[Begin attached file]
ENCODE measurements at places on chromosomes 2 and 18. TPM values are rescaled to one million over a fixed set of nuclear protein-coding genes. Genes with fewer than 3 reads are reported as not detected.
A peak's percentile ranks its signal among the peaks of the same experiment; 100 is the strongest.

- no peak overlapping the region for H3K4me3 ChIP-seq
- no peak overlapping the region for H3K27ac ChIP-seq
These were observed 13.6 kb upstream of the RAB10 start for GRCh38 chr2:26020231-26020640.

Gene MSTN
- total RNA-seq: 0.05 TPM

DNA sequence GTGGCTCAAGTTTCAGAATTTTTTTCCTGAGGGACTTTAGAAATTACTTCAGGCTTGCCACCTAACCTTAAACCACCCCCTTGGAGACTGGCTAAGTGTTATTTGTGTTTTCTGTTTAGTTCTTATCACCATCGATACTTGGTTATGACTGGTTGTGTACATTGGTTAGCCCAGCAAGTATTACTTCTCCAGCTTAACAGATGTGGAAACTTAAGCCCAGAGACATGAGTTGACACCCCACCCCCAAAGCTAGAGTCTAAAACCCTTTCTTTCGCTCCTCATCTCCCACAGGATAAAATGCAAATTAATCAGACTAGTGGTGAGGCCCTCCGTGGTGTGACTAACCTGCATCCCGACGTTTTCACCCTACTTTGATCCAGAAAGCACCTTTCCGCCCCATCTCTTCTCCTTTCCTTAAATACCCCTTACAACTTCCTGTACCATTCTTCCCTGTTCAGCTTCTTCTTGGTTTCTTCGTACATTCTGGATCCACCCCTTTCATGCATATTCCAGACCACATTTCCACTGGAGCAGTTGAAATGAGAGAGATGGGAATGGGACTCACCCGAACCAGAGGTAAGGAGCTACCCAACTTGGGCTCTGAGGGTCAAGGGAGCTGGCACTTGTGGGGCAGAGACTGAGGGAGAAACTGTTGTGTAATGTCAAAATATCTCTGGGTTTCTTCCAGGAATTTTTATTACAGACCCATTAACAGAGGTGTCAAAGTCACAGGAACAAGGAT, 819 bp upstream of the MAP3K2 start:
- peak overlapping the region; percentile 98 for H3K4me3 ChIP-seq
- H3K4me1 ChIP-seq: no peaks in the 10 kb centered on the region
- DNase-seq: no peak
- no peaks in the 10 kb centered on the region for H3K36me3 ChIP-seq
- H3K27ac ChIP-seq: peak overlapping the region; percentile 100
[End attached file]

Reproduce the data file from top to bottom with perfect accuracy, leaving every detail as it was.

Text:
ENCODE measurements at places on chromosomes 2 and 18. TPM values are rescaled to one million over a fixed set of nuclear protein-coding genes. Genes with fewer than 3 reads are reported as not detected.
A peak's percentile ranks its signal among the peaks of the same experiment; 100 is the strongest.

- no peak overlapping the region for H3K4me3 ChIP-seq
- no peak overlapping the region for H3K27ac ChIP-seq
These were observed 13.6 kb upstream of the RAB10 start for GRCh38 chr2:26020231-26020640.

Gene MSTN
- total RNA-seq: 0.05 TPM

DNA sequence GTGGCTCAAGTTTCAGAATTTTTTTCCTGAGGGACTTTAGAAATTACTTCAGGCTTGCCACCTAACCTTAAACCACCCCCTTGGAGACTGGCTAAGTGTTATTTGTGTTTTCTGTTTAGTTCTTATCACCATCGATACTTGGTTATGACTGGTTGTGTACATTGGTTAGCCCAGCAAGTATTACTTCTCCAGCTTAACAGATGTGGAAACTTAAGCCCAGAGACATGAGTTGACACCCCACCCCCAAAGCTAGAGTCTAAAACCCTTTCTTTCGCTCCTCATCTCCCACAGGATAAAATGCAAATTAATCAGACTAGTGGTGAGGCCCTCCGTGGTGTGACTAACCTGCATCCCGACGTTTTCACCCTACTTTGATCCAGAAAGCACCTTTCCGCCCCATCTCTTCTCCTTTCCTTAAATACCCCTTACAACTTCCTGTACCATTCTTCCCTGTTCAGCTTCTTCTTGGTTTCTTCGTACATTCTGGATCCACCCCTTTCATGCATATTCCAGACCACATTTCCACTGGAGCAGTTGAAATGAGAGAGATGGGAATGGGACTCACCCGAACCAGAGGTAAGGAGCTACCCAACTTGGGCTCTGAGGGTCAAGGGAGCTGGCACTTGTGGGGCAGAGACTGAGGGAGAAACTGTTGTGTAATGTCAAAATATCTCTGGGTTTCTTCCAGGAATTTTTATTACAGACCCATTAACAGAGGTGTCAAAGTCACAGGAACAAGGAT, 819 bp upstream of the MAP3K2 start:
- peak overlapping the region; percentile 98 for H3K4me3 ChIP-seq
- H3K4me1 ChIP-seq: no peaks in the 10 kb centered on the region
- DNase-seq: no peak
- no peaks in the 10 kb centered on the region for H3K36me3 ChIP-seq
- H3K27ac ChIP-seq: peak overlapping the region; percentile 100